Do you remember way back in 2019 when talk of tariffs and trade tensions dominated nightly news broadcasts? The volatility confronting business leaders in 2018 and 2019 was significant, to be sure, and yet with breathtaking speed the COVID-19 pandemic this year has shifted our understanding of what it means to be living in a VUCA world—volatile, unpredictable, chaotic and ambiguous.

If our perspective on what VUCA conditions look like has changed, though, the principles for responding effectively to them have not. As authors Suhayl Abidi and Manoj Joshi wrote in their 2015 book The VUCA Company, an organization’s success in navigating through volatility, unpredictability, chaos and ambiguity will, in large part, boil down to its ability to:

     1. Anticipate the issues that shape conditions
     2. Understand the consequences of issues and actions
     3. Appreciate the interdependence of variables
     4. Prepare for alternative realities and challenges
     5. Interpret and address relevant opportunities

These five capacities encompass both preparedness and responsiveness, and VUCA conditions reveal an organization’s agility
with each. This holds true regardless of whether the organization is a global corporation, a government, an educational institution or another entity.

[bctt tweet=”The COVID-19 pandemic has laid bare the precariousness of some of the structures propping up our organizations’ daily operations” username=”insigniam”]. Consider how much weight many organizations long expected these to bear to be able to continue their work with minimal deviation from how we’ve always done things. These structures may be literal—IT infrastructures to allow not just some but most employees to work from home, for example, or e-commerce systems allowing customers to easily make purchases and access resources and support online. They may be social—the child care and elder care networks that allow employees with caregiving responsibilities to maintain the same workday as the rest of their team. Wherever investment in preparing for “what if ?” has been lacking, that failure to plan is now exposed.

For any business, being reluctant to recalibrate as new information comes in can be devastatingly costly as competitors and customers turn to new partners that are better prepared to adapt.” —Scott W. Beckett, Ph.D.

The silver lining, if there is one, is that this experience has demonstrated what is necessary for an organization to be more VUCA-ready. Most important: Build agility throughout all levels of the organization—within the senior leadership team, yes, but also among lower-level supervisors best positioned to flag evolving conditions on the ground and support local teams in responding nimbly to them.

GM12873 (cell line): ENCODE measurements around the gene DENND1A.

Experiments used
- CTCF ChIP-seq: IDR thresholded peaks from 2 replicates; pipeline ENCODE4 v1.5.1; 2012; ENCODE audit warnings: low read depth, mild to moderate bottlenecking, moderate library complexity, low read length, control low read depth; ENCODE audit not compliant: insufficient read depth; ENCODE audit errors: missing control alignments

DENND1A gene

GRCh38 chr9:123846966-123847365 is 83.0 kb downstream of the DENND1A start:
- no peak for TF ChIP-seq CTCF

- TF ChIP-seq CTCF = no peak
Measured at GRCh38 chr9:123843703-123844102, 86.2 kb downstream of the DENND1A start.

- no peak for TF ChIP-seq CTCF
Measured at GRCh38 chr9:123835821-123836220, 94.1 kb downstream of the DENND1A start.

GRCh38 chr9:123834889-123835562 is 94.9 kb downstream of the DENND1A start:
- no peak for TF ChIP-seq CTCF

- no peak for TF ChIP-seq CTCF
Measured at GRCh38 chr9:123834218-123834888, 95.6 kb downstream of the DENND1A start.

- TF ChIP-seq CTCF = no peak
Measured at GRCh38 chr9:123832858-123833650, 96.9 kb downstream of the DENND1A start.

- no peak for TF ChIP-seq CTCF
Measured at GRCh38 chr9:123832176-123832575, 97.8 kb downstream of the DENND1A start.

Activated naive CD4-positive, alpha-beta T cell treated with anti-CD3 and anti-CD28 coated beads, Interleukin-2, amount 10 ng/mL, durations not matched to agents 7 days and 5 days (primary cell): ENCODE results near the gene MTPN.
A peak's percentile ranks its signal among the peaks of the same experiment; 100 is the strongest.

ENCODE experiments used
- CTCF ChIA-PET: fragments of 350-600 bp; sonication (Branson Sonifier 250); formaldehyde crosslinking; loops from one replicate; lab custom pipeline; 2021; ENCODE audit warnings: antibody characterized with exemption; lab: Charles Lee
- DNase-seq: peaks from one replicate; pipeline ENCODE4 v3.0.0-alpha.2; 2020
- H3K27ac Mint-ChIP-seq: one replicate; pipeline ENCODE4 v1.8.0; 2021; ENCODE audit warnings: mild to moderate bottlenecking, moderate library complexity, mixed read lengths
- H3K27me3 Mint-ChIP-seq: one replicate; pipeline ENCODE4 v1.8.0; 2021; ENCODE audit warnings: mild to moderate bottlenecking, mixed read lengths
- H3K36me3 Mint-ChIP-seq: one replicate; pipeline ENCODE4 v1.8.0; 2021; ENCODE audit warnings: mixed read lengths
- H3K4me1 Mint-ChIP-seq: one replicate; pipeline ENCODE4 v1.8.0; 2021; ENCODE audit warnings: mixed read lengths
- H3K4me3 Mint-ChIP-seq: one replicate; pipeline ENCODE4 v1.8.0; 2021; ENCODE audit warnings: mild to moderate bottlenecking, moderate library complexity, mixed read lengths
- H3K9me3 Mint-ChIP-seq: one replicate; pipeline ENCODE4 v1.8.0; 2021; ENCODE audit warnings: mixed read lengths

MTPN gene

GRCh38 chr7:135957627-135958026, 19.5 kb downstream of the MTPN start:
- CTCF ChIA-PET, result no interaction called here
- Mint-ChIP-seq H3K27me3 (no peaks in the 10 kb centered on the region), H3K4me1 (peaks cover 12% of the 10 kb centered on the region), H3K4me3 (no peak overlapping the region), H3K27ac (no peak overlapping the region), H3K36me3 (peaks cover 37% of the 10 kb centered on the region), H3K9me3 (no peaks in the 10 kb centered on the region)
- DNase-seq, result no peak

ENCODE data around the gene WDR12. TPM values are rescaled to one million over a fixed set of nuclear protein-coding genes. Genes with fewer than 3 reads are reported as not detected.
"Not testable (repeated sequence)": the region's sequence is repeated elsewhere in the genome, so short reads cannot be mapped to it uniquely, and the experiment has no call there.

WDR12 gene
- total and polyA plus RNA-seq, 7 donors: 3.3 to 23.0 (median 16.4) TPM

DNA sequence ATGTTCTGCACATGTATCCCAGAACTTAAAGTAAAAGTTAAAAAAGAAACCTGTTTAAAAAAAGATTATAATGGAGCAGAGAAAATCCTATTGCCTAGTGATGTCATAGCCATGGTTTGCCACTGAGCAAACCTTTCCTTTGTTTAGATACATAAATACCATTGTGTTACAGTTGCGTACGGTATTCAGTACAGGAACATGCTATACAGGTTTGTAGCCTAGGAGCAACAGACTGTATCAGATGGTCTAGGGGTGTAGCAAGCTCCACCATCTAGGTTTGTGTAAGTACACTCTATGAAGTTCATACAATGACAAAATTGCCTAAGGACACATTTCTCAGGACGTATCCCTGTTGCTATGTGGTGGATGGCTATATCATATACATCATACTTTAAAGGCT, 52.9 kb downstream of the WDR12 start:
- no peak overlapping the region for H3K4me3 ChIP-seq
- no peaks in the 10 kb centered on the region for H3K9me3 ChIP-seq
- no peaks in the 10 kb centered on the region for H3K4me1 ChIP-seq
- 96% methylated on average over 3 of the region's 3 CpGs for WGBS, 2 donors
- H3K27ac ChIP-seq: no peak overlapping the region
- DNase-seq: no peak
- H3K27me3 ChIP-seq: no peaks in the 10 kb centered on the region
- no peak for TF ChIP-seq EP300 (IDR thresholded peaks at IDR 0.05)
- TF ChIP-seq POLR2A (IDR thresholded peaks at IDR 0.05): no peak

What does this look like in practice? Agile, from a software development perspective, involves dividing tasks into short phases of work and frequently reassessing and adapting plans based on new information. This is not to diminish the importance of having a guiding long-term vision, but even best-laid plans will be disrupted. Approaching any major organizational undertaking—whether that is reopening (or reclosing) physical offices or mapping out the launch of a new business line in response to changing customer needs—from this work-reassess-adapt-repeat framework will build vital agility across project teams. Further, hiring and promoting individuals with a demonstrated track record of adapting—and helping others adapt—to changes in direction can play a critical role in helping the organization overall become more VUCA-ready.

For any business, being slow to recalibrate as new information comes in can be devastatingly costly as competitors and customers turn to new partners that are better prepared to adapt.

Even within the radically changed business environment created by a global pandemic, flexibility is not demanded only at points A, B and C en route to some kind of “new normal.” The ground does not— will not—stop shifting underfoot. Agility is an everyday imperative in a VUCA world. Insistence on sticking to the plan, even if it was only yesterday’s plan, can mean missing market opportunities and, worse, damaging the trust of those who depend upon the organization.

This article appeared in the Summer 2020 issue of IQ Insigniam Quarterly, with the headline “Pivot Perspective.” To begin receiving IQ, go here.

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